I’m starting to understand that sometimes we can learn the most important lessons without even knowing school is in session. This is the story of how I learned for certain that I was a writer. It happened this past Monday and Tuesday.
Anyone who has followed my work at all will probably (hopefully) know that I’ve authored or co-authored a total of ten books, all of which are currently available on Amazon.com. (This concludes the shameless self-promotion section of today’s reading.)
Honestly, I’m not even really attempting to promote my work right now (Ed. Note: Yeah right), but rather I’m just pointing out the somewhat paradoxical nature of the last sentence from the first paragraph. Go ahead and re-read it. I’ll wait. Yes, now you see it. How is it that a dude with ten books for sale just found out this week that he was a writer? How can this be? Won’t you please explain?
Yes, I’ll explain.
You see, at some point on Monday afternoon I quit writing. I don’t mean for the day. I mean for good. So before you even ask, I will tell you that the reason I quit is not part of this post. That’s all I’m saying on that topic.
But, yeah. I calmly informed my wife that I was not going to write anymore. There was a little bit of discussion, but basically I said, “This is how it is going to be.” End of story.
A little later I told my daughter the news as well. She voiced her opinion on the matter also, but ultimately I came to the same conclusion with her. “This is how it is going to be.”
I spent the rest of the day keeping myself busy with mindless household tasks until I finally went to bed, where I lay awake the majority of the night, thinking about all the steps I was going to have to take in order to no longer write books. For example, I was going to have to put up some sort of post here and on the Facebook group, as well as a farewell email to the list. But I didn’t try to compose the message in my head. Because it was my first night of no longer being a writer and I wasn’t going to even allow myself mental composition.
Next, I realized I would have to tell Craig. Each time I made the proclamation I dreaded the one to come ever more; telling my daughter had been harder than saying it to my wife. But the thought of telling Craig was really unsettling. This guy has invested a lot into my success, and now I have to tell him I’m walking away.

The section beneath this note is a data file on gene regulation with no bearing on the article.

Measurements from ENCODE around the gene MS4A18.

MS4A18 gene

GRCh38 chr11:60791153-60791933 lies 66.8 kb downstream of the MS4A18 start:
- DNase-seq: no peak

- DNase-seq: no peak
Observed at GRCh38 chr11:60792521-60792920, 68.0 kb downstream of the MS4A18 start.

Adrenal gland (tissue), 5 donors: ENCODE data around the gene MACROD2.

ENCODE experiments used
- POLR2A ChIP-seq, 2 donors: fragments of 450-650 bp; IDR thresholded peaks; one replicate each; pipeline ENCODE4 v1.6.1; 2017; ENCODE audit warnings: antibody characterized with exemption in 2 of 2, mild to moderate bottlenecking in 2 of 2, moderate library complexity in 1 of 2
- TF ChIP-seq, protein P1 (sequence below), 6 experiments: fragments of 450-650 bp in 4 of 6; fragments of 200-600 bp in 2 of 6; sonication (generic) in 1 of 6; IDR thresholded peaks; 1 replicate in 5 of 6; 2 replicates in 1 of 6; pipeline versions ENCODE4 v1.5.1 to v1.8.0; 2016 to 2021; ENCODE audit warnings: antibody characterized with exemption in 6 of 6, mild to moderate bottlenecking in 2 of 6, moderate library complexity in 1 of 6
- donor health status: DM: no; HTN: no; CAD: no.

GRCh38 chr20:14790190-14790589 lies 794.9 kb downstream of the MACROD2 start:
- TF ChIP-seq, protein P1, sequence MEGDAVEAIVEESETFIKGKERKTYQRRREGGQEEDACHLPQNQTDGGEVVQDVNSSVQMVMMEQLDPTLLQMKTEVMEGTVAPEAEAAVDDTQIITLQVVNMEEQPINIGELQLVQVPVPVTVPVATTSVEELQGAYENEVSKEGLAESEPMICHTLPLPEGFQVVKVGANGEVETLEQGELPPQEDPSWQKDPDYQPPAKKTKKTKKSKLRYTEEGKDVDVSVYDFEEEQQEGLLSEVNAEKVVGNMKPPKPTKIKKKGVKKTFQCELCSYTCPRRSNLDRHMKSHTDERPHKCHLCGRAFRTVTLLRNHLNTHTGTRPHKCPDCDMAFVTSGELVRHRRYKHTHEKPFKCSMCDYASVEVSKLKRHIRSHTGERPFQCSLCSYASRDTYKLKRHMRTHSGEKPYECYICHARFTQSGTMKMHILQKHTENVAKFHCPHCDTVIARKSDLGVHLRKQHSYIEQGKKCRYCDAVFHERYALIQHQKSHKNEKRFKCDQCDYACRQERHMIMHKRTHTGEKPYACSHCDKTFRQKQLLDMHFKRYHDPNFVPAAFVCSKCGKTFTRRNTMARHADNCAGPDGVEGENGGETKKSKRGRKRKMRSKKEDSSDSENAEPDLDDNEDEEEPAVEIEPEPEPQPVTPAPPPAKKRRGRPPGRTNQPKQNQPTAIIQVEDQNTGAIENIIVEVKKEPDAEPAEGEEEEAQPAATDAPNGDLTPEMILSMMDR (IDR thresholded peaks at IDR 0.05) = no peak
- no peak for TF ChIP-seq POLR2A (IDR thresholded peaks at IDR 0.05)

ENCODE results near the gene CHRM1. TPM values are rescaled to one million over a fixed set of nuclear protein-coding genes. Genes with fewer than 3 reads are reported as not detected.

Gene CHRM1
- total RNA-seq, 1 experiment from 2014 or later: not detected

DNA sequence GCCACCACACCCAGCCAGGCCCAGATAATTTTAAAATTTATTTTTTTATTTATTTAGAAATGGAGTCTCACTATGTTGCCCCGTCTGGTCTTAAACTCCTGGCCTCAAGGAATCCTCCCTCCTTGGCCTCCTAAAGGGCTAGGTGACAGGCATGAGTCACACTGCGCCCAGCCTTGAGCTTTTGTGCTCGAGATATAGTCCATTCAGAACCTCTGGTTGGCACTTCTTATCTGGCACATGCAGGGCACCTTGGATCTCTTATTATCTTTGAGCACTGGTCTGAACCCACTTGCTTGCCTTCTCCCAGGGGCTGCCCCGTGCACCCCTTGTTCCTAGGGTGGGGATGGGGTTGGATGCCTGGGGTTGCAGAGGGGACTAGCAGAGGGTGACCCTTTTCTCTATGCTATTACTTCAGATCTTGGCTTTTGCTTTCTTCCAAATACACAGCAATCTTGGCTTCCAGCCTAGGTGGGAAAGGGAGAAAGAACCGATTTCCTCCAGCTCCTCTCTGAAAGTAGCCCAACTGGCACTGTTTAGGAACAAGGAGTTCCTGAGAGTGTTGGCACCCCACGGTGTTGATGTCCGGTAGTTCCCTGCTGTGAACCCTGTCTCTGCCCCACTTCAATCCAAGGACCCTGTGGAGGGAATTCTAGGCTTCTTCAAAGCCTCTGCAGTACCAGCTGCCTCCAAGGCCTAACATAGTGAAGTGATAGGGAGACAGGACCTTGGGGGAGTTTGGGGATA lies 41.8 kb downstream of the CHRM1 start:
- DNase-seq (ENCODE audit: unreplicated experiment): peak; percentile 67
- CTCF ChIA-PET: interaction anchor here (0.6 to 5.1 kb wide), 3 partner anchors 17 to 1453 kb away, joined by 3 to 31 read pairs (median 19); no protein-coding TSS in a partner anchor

Needless to say, all that squirreling around in my head didn’t make for a peaceful night’s sleep. It made for no sleep at all. I crawled out of bed the following morning feeling exactly how I imagined one of those premature burial people in the Poe stories must have felt. Confused as to why they’re alive, but equally confused as to why they’ve been buried. Exhausted. Empty.
Especially empty. As the previous day had progressed, scraped along like a knee across a sidewalk, I realized that the predominant emotion attached to the decision was one of a profound and rather terrifying emptiness. I’d gone to bed hoping it would be gone in the morning. I got up wishing I could dial back to the prior 24-hours’ level of internal vacuum because it was now far worse.
I was alone in the house and it was so quiet that when the refrigerator’s compressor kicked on it actually startled me a little. I sat in the living room doing nothing. No music, no television… no stimulation of any kind. It was just me and the emptiness.
Now I may not be the brightest guy ever, but it didn’t take me a long time to realize there was no way I could live like this. If this was what a few measly hours were going to be like, I was absolutely not going to make it all day. I had two options. The first, my go-to for years, I will not give name to. A thing gets stronger when it has a name.
But the second option, (and if you are an astute and steadfast individual, which as a reader I already know you are, you will realize is the one I chose), was to end the nonsense and admit that I can’t stop writing any more than I can stop breathing or eating glazed jelly donuts.
I got fired from a job once, and a caring former co-worker sent me a card saying “A job is what you do, not who you are.” I suppose she, or perhaps the person who wrote the card, was aware of the research that indicated that many men pour so much into their careers that if they lose their job they lose their identity.
It was a nice gesture, but I knew that job hadn’t been who I was. In fact, it had prevented me from finding who I was.
For those few hours that I convinced myself I was no longer a writer, however, the feeling was much different. It was not a loss I could rationalize away. It was, unquestionably, the cancellation of who I was. Who I was meant to be. Who I am.
And as I got back to work on Clean Up Crew #2 – The Count of Carolina (Ed. Note: He’s back to plugging his books again) I instantly felt the void fill. I worked through a rather difficult section and knew that the second draft would likely be quite good, certainly better than the first. But the key thing, for me, with the first draft is to propel the story forward and to at least suggest the best way of telling it, ultimately.
Stopping writing would not have stopped me from being a writer. It would have caused me to be a writer who isn’t writing, and that my friends, is the most miserable son of a bitch that ever walked around pretending to be a real boy.